Bahrain Grand Prix - FIA urged to drop the Bahrain GP
The FIA has been urged by a group of British politicians to reconsider its decision to let the Bahrain Grand Prix go ahead, in the wake of fresh troubles in the Gulf state.
While Formula 1 chiefs are unmoved about the ongoing situation in Bahrain, the topic returned to the news agenda on Thursday when reports emerged of a British man having his fingers chopped off after being attacked in Karranah, which is near Manama.
With matters being far from calm in Bahrain, members of the House of Lords have written on open letter to The Times newspaper to make clear their views on the situation.
Lord Ahmad of Wimbledon, Lord Ahmed of Rotherham, Lord Alton, Lord Avebury, Baroness Falkner of Margravine, Lord Hylton, Caroline Lucas and Lord Boswell all backed the call for the FIA to think again about letting the Bahrain GP go ahead.
"Sir, We note with concern the decision by Formula 1 to go ahead with the race in Bahrain scheduled for April," they wrote in The Times.
"The continued political crisis in Bahrain is a troubling source of instability in the Gulf region, and the lack of any move towards political reconciliation concerns those who wish to see Bahrain move in the direction of greater democratic accountability."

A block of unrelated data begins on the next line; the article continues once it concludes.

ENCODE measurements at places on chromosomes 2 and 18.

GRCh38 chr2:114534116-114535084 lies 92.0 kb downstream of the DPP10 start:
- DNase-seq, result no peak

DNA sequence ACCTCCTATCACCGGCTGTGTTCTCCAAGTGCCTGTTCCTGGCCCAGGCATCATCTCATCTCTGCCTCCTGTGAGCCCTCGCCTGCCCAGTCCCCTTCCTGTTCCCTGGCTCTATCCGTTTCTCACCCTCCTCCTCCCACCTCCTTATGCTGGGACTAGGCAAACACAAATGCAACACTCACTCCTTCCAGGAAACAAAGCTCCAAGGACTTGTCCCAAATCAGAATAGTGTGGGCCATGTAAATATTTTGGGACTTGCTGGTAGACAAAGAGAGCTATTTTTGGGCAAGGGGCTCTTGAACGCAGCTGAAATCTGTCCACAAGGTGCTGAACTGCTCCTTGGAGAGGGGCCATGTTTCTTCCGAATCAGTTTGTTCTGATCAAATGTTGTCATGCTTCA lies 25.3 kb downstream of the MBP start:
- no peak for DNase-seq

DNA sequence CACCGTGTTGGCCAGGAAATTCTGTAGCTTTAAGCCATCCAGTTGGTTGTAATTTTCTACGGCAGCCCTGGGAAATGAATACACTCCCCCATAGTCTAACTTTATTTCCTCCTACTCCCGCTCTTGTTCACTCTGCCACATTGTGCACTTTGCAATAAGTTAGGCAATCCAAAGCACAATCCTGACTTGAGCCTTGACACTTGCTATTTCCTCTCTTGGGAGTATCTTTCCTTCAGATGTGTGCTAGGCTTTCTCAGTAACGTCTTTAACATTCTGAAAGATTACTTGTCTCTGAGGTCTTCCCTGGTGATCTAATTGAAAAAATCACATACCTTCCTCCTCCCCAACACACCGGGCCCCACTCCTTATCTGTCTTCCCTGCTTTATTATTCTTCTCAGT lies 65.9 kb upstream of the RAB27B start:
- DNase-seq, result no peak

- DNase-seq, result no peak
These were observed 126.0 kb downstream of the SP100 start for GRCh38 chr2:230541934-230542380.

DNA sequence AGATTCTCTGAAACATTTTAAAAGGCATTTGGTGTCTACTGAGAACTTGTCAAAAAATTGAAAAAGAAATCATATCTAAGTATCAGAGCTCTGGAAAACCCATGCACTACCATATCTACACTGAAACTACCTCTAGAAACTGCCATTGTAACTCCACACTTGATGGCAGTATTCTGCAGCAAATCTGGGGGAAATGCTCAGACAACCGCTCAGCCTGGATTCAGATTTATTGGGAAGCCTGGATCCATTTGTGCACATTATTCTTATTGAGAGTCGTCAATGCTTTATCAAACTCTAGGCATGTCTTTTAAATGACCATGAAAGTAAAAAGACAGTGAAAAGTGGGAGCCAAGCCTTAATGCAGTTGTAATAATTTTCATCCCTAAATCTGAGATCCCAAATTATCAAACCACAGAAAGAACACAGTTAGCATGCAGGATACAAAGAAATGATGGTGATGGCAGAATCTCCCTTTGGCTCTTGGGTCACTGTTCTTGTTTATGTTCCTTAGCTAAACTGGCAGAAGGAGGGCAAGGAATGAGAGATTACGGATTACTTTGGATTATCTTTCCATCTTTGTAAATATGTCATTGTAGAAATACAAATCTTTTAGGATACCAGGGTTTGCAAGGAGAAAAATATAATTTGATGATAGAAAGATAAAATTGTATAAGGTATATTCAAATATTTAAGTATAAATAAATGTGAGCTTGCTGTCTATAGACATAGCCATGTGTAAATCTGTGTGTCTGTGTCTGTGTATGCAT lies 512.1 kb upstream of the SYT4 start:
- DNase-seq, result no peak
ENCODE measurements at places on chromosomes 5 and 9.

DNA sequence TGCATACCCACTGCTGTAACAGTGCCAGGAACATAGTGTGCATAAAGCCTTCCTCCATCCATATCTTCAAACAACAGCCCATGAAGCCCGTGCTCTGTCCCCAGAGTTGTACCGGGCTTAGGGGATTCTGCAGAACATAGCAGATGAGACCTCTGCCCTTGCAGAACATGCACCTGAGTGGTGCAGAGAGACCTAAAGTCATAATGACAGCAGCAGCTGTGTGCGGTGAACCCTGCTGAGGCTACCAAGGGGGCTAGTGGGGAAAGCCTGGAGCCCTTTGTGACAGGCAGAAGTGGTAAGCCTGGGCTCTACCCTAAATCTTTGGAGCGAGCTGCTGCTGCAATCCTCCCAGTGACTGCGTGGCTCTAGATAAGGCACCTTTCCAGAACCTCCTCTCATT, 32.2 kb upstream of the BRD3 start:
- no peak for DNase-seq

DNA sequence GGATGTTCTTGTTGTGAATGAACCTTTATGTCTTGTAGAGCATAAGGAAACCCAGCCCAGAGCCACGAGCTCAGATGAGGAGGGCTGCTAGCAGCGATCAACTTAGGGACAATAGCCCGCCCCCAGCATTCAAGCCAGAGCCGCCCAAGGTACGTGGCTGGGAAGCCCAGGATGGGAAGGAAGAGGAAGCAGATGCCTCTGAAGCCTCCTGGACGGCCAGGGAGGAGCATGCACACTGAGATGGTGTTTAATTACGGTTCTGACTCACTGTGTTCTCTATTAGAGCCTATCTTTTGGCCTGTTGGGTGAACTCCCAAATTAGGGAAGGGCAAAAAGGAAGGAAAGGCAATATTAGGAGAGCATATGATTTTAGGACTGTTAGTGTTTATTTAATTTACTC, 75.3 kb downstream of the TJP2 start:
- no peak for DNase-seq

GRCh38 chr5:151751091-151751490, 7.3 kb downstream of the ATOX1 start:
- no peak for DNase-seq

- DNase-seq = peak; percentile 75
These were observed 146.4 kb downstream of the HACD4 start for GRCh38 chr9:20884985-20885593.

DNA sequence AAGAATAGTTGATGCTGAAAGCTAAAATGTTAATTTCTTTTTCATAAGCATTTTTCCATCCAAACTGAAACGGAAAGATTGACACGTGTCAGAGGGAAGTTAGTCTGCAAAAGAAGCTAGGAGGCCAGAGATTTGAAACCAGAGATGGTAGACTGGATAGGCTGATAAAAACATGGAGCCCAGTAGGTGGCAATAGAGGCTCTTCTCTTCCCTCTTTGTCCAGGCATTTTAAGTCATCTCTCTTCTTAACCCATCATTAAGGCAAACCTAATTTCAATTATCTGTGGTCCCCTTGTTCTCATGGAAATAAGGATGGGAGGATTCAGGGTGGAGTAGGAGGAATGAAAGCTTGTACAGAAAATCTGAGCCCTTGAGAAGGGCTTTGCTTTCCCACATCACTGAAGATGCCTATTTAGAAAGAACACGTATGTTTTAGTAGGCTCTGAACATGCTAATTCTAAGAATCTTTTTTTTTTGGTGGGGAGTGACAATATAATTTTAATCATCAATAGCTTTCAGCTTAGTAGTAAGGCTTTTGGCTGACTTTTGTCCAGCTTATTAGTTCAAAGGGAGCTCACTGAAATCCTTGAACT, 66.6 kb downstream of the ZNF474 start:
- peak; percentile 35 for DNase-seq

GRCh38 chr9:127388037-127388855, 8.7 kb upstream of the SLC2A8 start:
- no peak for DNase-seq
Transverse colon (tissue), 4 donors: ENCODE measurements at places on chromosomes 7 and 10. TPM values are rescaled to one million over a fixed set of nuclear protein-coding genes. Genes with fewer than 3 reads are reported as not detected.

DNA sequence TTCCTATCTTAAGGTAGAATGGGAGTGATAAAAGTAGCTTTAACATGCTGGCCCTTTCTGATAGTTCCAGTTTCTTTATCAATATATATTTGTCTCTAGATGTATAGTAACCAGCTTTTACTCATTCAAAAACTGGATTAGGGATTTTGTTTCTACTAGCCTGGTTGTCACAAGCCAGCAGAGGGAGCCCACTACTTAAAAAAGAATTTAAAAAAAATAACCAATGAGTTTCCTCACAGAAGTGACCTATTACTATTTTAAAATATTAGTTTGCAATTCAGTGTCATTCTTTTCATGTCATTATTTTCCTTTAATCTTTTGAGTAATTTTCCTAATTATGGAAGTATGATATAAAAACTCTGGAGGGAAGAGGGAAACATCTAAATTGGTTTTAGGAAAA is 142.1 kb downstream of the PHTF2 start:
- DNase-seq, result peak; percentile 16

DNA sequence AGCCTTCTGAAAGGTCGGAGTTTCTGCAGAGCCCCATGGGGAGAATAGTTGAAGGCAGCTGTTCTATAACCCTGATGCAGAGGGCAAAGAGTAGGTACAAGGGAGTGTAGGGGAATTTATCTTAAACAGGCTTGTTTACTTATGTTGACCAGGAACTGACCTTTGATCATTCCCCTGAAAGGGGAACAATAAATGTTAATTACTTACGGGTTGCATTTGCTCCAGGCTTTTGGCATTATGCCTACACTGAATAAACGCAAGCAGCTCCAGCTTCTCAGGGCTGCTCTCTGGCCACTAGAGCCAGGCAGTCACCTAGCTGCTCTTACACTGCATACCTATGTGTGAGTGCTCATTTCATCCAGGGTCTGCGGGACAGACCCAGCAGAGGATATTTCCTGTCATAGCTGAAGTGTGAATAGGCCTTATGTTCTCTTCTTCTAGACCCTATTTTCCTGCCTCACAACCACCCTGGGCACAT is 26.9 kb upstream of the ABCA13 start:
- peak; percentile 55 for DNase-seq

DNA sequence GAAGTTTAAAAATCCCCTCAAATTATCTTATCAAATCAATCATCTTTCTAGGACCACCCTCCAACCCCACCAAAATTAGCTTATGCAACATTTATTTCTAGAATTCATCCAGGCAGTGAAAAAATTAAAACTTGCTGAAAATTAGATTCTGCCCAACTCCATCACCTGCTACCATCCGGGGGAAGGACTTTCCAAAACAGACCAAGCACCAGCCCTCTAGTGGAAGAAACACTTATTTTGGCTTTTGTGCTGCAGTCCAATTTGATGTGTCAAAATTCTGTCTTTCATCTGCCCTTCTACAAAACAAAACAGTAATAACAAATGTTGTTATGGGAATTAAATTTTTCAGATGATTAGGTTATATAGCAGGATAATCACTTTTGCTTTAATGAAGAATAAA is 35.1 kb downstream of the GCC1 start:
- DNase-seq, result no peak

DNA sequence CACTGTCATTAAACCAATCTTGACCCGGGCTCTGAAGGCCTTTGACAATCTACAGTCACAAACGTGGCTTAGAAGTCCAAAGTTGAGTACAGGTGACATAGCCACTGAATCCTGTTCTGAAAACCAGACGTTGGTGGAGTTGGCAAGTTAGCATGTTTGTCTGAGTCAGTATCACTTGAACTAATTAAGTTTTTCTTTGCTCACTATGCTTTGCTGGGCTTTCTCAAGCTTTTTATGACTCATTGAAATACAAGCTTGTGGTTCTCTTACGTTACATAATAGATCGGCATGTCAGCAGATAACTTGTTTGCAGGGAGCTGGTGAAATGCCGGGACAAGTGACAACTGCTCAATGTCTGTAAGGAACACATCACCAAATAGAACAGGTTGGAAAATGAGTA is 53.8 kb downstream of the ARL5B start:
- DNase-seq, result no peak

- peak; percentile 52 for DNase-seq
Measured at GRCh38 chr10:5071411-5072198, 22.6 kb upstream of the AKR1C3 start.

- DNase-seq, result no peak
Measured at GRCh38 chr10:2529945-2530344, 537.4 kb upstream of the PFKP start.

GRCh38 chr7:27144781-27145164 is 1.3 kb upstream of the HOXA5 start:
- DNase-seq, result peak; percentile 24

After explaining that they had hoped the outcome of the Bahrain Independent Commission of Inquiry (BICI) would have helped calm the situation, they said that in fact the opposite had happened.
"Two months on we see an entrenchment of the positions of both sides which risks letting more extreme voices dictate the progress of the conflict," added the letter. "Given the current dire situation, with daily street protests and the deaths of more civilians, we do not believe that the time is right for Formula 1 to return to Bahrain."
They added: "Bahrain is a major trading hub and financial centre in the Middle East but this brings greater responsibility. Human rights and economic stability go hand in hand and the government of Bahrain must do more to persuade international events and corporations that Bahrain is a stable place to do business.
"Until it takes concerted measures to reform the electoral, penal and judicial processes, international observers as well as ordinary Bahrainis can have little confidence that Bahrain is on the path to reform and political stability. We urge the FIA to reconsider its decision to continue with the race."
The FIA and F1 commercial rights holder Bernie Ecclestone have so far appeared unmoved by the situation in Bahrain.
Last month, Ecclestone suggested that the troubles in Bahrain were nothing to be concerned about.
"Everyone talks a lot about this part of the world, but Bahrain is the country in the region where there are the fewest problems," said Ecclestone in an interview with the Salzburger Nachrichten newspaper.